Nonfiction > Lionel Strachey, et al., eds. > The World’s Wit and Humor > American
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The World’s Wit and Humor: An Encyclopedia in 15 Volumes.  1906.
Vols. I–V: American
 
Love in a Cottage
By Nathaniel Parker Willis (1806–1867)
 
THEY may talk of love in a cottage,
  And bowers of trellised vine—
Of nature bewitchingly simple,
  And milkmaids half-divine;
They may talk of the pleasure of sleeping        5
  In the shade of a spreading tree,
And a walk in the fields at morning,
  By the side of a footstep free!
 
But give me a sly flirtation
  By the light of a chandelier—        10
With music to play in the pauses,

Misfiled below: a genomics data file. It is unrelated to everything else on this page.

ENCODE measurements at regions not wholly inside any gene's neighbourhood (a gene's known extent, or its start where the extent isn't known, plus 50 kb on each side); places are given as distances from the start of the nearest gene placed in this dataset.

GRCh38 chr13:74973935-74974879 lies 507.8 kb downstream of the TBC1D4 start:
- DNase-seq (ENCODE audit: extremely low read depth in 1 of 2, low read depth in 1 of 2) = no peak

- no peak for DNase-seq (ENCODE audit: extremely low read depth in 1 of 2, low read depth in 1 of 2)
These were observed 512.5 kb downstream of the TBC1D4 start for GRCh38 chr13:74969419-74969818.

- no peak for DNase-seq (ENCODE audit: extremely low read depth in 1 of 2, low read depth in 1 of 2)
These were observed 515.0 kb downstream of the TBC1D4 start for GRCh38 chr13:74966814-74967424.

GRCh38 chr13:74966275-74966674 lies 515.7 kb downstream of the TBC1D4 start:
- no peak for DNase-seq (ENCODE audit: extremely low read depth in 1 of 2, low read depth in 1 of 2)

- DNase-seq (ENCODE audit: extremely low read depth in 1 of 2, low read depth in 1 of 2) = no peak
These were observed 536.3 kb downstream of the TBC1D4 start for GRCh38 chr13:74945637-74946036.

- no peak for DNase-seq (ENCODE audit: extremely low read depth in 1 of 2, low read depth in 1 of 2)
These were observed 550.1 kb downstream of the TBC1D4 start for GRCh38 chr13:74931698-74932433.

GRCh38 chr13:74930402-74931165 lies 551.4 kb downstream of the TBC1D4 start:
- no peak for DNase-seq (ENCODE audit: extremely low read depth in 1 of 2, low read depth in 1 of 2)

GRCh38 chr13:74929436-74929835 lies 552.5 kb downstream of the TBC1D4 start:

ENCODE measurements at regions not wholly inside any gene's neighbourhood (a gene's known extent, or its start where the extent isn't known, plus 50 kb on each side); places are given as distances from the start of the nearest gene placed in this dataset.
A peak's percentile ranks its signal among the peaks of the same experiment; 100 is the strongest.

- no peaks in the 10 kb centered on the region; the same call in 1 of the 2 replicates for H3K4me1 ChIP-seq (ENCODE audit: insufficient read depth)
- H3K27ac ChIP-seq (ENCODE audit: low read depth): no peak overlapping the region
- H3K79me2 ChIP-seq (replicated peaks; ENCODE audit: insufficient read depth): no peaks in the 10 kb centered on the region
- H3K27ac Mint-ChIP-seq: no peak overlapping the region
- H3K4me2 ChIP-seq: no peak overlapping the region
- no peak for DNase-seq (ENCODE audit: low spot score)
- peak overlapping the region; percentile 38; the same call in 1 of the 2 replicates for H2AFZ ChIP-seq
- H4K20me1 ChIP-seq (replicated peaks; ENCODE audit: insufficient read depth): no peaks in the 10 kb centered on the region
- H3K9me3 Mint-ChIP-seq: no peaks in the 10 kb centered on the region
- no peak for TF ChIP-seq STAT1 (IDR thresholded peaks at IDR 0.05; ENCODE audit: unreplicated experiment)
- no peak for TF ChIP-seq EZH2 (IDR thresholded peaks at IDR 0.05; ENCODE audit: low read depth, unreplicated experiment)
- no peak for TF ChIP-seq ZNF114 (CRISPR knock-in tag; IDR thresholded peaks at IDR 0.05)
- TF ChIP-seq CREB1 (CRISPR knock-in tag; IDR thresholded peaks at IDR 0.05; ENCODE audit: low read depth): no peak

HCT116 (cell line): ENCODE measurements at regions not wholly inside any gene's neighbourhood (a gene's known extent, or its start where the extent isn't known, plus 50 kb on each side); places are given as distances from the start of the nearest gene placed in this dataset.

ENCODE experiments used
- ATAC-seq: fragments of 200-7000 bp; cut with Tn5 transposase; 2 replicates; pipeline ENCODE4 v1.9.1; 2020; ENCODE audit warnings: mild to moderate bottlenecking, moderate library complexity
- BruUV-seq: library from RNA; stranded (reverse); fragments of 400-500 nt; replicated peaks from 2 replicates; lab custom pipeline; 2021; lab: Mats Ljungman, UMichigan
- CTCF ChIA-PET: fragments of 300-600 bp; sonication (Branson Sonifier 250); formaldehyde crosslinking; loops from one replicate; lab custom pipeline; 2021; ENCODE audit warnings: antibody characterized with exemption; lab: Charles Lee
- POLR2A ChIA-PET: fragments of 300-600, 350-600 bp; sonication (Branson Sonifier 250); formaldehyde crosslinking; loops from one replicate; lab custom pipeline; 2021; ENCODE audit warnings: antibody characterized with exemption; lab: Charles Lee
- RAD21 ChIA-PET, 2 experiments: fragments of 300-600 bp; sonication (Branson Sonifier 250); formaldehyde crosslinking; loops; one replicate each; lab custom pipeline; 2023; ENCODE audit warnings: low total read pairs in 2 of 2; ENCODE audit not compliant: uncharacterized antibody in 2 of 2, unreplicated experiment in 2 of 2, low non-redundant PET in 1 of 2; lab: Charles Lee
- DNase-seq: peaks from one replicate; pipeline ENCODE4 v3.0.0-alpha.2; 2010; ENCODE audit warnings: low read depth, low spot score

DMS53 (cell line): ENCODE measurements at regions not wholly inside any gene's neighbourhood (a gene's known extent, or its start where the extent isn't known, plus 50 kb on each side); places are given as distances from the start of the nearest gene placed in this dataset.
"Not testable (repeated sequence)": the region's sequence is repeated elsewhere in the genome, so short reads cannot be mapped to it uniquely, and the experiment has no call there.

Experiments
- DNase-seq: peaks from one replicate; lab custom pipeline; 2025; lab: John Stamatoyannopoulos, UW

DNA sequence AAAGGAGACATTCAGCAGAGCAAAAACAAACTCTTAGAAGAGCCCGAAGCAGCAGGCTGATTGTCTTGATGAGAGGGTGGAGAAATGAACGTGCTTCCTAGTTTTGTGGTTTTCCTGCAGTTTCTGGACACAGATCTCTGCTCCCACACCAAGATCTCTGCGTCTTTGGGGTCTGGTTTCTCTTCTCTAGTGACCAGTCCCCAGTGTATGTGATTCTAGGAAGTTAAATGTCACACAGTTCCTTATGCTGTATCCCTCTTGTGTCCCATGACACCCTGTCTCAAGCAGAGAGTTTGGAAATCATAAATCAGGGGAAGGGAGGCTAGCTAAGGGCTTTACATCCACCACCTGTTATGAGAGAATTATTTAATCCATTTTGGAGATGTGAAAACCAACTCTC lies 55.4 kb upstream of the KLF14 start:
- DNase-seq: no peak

And nobody very near;
Or a seat on a silken sofa,
  With a glass of pure old wine,
And mama too blind to discover        15
  The small white hand in mine.
 
Your love in a cottage is hungry,
  Your vine is a nest for flies—
Your milkmaid shocks the Graces,
  And simplicity talks of pies!        20
You lie down to your shady slumber
  And wake with a bug in your ear,
And your damsel that walks in the morning
  Is shod like a mountaineer.
 
True love is at home on a carpet,        25
  And mightily likes his ease—
And true love has an eye for a dinner,
  And starves beneath shady trees.
His wing is the fan of a lady,
  His foot’s an invisible thing,        30
And his arrow is tipp’d with a jewel
  And shot from a silver string.
 
 
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